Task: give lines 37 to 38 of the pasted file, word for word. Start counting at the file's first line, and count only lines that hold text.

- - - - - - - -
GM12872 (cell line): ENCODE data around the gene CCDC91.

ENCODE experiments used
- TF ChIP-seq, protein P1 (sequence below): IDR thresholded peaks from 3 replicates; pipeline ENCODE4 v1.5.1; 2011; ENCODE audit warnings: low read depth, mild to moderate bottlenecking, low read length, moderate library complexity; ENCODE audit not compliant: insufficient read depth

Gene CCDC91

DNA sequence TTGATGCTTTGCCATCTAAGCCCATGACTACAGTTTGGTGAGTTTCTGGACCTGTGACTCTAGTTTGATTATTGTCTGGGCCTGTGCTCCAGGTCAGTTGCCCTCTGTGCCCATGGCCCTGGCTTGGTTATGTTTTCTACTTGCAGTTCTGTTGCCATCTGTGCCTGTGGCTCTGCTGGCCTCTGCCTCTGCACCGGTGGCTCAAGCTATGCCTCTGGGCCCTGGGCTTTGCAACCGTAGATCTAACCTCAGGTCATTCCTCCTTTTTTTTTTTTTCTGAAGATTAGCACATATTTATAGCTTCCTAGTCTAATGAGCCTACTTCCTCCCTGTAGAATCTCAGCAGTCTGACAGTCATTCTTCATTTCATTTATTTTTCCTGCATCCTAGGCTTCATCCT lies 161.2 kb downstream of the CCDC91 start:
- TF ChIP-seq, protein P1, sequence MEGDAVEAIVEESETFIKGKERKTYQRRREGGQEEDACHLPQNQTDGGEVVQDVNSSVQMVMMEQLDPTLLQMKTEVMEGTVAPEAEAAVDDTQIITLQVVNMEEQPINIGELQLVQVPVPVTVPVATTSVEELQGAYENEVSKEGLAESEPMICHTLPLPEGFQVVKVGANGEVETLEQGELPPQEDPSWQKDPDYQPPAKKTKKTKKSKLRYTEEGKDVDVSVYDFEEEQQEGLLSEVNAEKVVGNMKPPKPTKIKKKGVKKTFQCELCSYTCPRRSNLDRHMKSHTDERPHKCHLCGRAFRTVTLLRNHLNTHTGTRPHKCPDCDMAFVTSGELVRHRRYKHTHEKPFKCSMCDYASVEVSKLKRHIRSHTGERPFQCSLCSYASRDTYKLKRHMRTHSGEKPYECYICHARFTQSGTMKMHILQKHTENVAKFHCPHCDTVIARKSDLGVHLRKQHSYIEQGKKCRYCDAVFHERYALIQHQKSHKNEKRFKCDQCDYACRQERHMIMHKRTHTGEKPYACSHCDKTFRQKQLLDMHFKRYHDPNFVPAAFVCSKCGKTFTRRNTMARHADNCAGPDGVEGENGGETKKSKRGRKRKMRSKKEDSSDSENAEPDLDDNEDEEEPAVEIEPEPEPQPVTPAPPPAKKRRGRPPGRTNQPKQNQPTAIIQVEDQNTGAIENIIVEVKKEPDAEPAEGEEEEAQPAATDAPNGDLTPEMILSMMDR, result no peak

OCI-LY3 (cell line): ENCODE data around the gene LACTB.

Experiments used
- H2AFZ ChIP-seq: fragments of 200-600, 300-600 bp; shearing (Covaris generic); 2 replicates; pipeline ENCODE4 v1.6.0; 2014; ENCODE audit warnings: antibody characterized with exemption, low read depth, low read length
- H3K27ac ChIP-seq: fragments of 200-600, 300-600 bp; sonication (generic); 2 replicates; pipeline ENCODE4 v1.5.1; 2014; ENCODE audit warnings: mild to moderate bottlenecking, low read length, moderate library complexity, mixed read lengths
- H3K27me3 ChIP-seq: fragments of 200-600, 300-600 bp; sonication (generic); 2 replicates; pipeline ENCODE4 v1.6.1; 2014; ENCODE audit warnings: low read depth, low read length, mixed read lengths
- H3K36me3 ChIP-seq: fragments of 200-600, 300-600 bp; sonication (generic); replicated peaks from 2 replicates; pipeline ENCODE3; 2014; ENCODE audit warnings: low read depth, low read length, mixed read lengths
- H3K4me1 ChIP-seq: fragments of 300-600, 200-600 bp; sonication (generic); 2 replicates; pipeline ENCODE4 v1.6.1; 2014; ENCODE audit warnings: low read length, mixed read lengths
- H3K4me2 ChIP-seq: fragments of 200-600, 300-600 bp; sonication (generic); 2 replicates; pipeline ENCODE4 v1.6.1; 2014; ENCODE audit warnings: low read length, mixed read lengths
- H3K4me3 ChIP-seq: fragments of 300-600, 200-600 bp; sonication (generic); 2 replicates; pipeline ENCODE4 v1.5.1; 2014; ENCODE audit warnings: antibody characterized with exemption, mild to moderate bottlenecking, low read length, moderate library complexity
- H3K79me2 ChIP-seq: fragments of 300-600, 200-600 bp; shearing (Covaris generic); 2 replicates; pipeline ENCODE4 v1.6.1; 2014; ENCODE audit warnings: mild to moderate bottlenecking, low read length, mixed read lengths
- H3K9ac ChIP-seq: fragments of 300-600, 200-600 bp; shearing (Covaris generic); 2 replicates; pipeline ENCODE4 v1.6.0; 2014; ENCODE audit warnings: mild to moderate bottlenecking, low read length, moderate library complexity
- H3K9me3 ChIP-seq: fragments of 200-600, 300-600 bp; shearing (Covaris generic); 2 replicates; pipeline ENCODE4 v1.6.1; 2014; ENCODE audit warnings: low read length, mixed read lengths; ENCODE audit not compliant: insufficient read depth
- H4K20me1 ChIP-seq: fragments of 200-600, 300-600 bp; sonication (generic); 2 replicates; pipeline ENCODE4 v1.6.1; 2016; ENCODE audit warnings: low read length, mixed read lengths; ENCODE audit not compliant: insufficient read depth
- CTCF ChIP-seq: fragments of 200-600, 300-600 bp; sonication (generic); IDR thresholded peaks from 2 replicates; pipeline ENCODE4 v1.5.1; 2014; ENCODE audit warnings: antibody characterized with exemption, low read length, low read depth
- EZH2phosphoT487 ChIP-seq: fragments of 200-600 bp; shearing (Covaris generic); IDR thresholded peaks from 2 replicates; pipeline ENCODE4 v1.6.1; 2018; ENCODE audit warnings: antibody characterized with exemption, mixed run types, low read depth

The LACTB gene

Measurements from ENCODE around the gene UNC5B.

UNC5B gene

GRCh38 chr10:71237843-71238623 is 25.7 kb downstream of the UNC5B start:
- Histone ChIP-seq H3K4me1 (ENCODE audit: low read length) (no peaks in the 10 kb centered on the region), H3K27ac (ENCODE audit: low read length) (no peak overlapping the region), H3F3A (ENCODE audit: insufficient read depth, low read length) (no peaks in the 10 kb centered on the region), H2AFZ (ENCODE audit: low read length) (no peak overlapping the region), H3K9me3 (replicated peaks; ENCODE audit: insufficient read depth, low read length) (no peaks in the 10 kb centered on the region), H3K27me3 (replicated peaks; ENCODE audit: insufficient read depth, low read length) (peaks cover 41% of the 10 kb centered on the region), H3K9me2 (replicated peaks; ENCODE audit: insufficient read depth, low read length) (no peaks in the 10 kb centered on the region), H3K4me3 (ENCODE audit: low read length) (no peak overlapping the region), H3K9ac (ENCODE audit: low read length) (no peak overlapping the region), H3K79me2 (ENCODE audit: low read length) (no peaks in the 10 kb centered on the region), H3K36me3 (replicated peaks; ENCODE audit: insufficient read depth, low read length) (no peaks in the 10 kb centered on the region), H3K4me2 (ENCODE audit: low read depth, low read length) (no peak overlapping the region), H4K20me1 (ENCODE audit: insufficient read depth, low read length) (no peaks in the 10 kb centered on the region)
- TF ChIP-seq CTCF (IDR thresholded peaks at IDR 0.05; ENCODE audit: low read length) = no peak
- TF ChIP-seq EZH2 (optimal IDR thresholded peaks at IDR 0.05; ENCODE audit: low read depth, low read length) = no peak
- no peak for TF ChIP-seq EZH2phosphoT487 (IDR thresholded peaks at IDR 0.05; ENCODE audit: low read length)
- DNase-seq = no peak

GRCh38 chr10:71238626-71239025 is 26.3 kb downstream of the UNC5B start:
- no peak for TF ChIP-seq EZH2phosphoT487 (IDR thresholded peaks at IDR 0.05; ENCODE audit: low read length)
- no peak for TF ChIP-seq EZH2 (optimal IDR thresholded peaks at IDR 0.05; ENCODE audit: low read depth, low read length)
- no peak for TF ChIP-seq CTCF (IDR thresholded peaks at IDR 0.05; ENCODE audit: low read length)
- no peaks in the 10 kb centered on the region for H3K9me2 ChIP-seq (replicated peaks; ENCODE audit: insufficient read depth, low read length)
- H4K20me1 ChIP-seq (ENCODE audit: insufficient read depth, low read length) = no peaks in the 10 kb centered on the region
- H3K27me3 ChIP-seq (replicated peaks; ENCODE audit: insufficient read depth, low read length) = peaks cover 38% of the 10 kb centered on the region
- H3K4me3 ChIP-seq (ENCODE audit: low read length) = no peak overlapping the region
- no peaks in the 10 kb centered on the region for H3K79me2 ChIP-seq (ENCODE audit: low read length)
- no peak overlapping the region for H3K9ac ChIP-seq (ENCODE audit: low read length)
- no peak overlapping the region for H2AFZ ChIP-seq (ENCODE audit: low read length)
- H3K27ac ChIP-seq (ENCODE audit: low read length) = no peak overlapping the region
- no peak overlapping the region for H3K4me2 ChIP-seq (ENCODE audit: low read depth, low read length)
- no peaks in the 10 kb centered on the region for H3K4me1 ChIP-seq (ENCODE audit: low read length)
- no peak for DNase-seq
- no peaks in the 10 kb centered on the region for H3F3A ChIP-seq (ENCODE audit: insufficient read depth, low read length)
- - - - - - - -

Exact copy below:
- H3K27me3 ChIP-seq (replicated peaks; ENCODE audit: insufficient read depth, low read length) = peaks cover 38% of the 10 kb centered on the region
- H3K4me3 ChIP-seq (ENCODE audit: low read length) = no peak overlapping the region